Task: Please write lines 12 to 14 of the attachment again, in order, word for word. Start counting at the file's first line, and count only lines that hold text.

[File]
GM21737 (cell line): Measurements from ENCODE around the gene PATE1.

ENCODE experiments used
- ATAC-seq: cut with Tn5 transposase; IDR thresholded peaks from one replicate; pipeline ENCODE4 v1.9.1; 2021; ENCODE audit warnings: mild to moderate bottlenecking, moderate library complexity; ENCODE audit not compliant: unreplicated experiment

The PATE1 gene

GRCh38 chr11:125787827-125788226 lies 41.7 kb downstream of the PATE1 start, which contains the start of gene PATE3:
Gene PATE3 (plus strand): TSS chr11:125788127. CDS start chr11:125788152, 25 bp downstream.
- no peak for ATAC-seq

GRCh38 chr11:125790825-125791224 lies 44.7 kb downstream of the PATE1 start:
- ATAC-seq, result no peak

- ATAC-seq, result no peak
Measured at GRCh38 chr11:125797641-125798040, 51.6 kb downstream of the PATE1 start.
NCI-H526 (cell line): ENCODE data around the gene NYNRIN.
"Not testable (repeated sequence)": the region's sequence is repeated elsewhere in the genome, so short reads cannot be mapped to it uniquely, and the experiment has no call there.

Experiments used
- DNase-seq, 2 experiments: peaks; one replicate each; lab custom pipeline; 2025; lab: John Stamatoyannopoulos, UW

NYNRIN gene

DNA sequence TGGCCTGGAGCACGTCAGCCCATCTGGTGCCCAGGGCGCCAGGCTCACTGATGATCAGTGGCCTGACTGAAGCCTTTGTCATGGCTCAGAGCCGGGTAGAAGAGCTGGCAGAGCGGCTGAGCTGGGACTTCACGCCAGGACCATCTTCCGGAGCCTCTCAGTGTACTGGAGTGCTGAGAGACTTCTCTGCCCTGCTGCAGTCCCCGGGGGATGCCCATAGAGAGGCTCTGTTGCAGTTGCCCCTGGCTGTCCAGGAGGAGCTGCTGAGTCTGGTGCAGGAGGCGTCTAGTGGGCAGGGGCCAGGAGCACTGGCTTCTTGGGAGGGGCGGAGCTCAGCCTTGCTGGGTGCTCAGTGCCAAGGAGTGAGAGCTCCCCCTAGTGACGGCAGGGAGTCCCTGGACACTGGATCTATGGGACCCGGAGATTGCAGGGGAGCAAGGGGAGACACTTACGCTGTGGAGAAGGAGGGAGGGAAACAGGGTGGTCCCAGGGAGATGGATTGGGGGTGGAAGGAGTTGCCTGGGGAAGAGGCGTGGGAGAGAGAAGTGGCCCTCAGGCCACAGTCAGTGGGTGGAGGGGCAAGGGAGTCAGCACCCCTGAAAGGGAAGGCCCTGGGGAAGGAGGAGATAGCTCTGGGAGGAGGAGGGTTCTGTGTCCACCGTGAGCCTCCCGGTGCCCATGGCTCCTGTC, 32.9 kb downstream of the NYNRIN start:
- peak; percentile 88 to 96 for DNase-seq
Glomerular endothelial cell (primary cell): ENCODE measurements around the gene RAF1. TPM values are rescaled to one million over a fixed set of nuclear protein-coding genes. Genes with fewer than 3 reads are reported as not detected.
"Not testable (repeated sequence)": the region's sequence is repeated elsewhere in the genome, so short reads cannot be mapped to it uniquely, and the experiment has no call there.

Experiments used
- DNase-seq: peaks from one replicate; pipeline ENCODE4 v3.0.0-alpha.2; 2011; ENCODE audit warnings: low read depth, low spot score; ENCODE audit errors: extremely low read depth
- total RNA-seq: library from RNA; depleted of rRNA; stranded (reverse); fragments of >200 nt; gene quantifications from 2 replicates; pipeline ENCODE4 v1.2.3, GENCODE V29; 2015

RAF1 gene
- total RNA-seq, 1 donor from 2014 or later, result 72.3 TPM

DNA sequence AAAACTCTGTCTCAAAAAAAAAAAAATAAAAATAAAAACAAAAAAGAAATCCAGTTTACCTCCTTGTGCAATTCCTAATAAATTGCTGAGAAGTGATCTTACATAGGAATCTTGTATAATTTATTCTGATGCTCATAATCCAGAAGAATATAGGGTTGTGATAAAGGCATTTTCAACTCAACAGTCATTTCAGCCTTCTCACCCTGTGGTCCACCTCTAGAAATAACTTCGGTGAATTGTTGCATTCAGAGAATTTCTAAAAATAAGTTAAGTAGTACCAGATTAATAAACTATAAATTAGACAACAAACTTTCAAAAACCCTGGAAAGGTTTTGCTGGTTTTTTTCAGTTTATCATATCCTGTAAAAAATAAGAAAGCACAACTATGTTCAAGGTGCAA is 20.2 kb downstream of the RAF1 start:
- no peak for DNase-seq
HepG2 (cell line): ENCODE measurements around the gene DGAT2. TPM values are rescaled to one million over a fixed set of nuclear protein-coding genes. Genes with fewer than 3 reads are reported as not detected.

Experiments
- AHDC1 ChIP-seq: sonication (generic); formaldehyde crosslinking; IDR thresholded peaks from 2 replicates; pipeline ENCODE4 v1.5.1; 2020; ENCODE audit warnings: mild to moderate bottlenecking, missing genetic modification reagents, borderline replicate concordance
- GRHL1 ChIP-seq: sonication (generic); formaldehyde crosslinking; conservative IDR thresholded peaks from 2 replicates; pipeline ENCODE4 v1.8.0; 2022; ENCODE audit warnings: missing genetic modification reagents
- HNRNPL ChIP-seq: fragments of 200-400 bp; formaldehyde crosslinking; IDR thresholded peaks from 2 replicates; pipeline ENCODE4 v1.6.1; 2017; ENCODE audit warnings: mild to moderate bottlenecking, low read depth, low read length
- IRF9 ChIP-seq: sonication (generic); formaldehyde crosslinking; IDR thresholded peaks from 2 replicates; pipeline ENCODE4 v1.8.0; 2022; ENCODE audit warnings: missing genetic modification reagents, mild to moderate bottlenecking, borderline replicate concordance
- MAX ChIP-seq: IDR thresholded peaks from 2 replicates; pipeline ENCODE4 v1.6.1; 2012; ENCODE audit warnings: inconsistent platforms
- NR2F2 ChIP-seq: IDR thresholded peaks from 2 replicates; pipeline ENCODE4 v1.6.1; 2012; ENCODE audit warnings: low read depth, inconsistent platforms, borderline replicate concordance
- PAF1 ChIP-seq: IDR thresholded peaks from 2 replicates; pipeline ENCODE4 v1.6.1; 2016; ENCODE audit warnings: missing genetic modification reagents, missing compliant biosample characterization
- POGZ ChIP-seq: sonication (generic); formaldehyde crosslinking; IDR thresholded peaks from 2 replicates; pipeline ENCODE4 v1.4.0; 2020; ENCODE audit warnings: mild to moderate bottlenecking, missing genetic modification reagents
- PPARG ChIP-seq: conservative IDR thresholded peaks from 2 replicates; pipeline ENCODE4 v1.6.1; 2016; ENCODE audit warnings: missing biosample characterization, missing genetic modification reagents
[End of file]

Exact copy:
NCI-H526 (cell line): ENCODE data around the gene NYNRIN.
"Not testable (repeated sequence)": the region's sequence is repeated elsewhere in the genome, so short reads cannot be mapped to it uniquely, and the experiment has no call there.

Experiments used